Naturally, the Europeans embraced Wanda, which has a lot in common with the approaches of the New Wave. But even though this was Hollywood’s most experimental era, America’s film capital clearly had no idea what to do with this movie or its talented director. Not only did Loden not do the show biz thing well, she didn’t do it AT ALL. There is a great clip of her on The Dick Cavett Show, and he clearly had no vocabulary for talking to her, or about her film. He attempts to josh her along and so forth in a superficial, cocktail party sort of way, but she attempts to have a real conversation, with zero tooting of her own horn. No hype, no name-dropping of her husband. So…despite the fact that later generations are now discovering her and valuing her, this moment got her no traction, and any “career momentum” was lost. She probably wouldn’t even recognize that as a concept.
1973 saw the release of a TV movie Loden co-starred in with Burt Reynolds called Fade In. It had been shot at around the same time as The Swimmer, and it lay in post-production limbo for a long time. It is in fact the first movie ever to bear the Alan Smithee pseudonym for a disavowed film (the actual director was Jud Taylor). It seems to have similarities with Dennis Hopper’s The Last Movie. Reynolds played a cowboy hired to wrangle horses on a western shoot; Loden plays a film editor he gets involved with. It was shot on the set of another movie, the 1968 Terence Stamp western Blue — that’s what reminds me of The Last Movie.
Loden wasn’t the type to go around shaking moneybags to gets films made. Wanda had happened because a friend offered her some dough to make a motion picture! It cost $100,000 and was shot on 16mm. Fortunately she got one more opportunity to direct, and it’s enough to prove that Wanda wasn’t a fluke and that her gifts were real. In 1975 she directed a short educational drama written by Joan Micklin Silver called The Frontier Experience. In that one she plays a widowed frontier woman in a mud shack on the Kansas prairie trying to survive with her kids. Again, I’m not sure if I’ve ever seen a more realistic, no-bullshit portrait of the intended topic. It’s pretty crazy that this was the project that these two talented women came together on. It’s literally a school film, a thing kids would watch in class in Kansas. On the one hand, you think, what a sorry state of affairs that this was the only opportunity available to these two artists. On the other hand, it’s a prime example of how real artists can turn their hand to anything and make something interesting out of it.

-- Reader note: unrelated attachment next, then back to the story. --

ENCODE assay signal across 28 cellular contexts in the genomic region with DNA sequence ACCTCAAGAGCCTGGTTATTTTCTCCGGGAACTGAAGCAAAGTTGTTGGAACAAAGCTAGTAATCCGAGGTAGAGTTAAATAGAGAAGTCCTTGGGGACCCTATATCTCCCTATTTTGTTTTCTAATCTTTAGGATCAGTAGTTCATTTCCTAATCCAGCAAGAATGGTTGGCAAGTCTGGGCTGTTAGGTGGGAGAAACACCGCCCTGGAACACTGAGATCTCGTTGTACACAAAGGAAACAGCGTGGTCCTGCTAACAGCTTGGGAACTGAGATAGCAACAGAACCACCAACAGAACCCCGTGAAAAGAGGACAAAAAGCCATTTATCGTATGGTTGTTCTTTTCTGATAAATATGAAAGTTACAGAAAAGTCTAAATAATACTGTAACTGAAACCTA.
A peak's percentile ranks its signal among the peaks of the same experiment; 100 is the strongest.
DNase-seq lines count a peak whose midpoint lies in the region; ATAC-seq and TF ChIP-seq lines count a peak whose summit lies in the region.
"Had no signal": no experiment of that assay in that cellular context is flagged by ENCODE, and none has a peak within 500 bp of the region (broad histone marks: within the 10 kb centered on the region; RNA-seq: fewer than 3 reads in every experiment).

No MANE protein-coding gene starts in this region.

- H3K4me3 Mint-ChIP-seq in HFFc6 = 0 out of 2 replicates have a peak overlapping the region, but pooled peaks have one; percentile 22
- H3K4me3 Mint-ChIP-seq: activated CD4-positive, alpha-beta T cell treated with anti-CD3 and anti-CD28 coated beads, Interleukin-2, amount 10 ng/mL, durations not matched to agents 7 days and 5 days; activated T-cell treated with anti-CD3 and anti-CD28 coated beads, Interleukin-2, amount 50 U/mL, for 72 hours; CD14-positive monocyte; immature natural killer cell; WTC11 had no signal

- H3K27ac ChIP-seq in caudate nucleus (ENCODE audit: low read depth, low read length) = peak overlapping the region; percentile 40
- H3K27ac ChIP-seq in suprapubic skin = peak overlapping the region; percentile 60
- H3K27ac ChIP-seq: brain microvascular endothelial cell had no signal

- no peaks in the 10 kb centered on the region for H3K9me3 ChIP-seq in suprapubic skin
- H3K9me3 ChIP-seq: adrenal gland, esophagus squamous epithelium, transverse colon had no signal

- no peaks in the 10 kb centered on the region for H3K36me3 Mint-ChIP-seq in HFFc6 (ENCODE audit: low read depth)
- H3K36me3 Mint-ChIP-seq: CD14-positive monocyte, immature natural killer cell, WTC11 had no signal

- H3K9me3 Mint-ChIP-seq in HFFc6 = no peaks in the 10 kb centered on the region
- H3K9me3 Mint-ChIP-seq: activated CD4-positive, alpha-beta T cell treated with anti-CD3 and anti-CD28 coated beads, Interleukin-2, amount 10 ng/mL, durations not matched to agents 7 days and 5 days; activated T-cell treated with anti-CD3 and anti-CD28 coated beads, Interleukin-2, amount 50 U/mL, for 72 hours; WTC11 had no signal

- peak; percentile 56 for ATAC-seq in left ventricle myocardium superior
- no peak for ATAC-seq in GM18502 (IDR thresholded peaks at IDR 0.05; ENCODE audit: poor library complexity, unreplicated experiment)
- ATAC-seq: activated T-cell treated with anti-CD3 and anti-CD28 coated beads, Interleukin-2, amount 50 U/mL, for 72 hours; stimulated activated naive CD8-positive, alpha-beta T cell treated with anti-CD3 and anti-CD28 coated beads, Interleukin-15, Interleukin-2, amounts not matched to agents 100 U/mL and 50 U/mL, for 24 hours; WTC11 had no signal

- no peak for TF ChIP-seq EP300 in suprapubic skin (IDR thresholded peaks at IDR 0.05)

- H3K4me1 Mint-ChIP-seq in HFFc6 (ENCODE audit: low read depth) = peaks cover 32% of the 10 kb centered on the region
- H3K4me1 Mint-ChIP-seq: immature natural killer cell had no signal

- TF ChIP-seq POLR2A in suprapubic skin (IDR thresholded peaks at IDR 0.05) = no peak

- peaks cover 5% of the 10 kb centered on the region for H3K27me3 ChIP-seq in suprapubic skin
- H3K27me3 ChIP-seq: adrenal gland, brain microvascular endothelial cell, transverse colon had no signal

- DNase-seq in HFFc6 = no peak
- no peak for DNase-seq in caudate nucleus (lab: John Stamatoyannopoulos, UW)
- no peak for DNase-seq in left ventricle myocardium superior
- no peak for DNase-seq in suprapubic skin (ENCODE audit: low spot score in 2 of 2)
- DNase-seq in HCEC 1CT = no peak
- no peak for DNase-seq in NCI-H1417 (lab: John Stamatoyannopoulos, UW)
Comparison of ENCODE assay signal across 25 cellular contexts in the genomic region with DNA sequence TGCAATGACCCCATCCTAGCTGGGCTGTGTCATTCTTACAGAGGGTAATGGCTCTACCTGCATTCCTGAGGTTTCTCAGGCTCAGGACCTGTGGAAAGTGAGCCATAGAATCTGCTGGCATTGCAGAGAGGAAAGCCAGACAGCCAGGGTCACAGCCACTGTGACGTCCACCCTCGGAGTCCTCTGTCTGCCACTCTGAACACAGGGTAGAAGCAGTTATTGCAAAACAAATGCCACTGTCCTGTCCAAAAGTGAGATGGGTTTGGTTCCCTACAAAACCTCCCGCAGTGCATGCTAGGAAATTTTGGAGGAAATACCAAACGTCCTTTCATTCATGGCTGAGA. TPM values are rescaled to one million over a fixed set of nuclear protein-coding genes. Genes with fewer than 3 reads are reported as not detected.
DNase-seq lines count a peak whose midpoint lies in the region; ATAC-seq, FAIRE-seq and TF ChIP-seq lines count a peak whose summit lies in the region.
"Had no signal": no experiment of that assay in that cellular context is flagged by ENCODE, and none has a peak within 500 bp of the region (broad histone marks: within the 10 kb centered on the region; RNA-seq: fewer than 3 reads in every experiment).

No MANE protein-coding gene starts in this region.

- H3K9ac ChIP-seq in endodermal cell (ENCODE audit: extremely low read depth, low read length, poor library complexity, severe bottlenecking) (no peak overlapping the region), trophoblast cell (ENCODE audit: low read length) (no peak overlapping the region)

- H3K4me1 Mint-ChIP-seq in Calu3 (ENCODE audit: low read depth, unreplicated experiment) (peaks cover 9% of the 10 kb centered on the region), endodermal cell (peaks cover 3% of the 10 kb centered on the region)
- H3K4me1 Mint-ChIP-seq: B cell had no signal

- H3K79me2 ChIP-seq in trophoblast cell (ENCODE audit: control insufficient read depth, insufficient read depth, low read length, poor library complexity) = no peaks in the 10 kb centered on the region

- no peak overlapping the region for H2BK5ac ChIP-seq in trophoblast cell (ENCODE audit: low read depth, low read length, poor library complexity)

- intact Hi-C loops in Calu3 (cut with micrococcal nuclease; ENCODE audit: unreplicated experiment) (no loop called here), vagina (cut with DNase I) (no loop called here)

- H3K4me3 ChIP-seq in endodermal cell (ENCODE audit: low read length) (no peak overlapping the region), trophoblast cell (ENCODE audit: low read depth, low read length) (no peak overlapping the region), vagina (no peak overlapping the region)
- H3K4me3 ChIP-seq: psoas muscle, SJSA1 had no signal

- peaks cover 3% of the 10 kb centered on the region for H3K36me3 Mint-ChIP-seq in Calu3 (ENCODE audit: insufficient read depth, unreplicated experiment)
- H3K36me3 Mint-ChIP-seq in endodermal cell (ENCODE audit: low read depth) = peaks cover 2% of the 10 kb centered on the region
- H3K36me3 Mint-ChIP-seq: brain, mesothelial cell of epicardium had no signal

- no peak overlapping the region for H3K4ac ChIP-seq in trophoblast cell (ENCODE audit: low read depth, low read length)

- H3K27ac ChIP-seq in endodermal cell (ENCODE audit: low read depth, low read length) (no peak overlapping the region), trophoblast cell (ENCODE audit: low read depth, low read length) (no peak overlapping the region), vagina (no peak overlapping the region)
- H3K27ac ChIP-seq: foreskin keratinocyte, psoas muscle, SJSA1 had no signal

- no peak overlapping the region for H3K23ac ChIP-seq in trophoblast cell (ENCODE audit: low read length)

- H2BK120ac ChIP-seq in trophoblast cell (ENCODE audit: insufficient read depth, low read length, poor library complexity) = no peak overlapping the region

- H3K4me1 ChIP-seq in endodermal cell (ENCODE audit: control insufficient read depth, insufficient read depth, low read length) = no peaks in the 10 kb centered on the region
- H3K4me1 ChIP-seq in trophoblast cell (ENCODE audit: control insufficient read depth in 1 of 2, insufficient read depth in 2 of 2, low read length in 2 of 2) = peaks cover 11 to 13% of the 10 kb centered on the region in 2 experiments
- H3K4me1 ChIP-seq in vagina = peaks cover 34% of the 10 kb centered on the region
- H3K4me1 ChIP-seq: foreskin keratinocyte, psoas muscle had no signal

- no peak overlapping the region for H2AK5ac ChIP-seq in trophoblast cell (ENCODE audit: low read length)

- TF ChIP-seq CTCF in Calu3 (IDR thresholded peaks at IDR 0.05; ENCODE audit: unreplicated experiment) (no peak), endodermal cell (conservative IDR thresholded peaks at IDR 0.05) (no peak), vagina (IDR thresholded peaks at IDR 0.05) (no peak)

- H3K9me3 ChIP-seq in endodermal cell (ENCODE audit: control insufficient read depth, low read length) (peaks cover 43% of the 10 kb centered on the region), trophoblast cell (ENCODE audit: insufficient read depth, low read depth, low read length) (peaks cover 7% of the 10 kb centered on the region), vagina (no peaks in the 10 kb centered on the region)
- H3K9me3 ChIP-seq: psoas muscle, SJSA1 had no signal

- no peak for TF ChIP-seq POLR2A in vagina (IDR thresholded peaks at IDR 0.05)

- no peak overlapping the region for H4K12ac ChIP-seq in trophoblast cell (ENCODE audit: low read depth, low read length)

Loden’s last years were spent teaching acting, and making theatre. In 1978 she was diagnosed with breast cancer. She was still married to Kazan when she died in 1980, although they had been apart for some time. She left behind one more gift however. In the months before she died she recorded several interviews with filmmaker Katja Raganelli, which was made into the fascinating documentary I Am Wanda.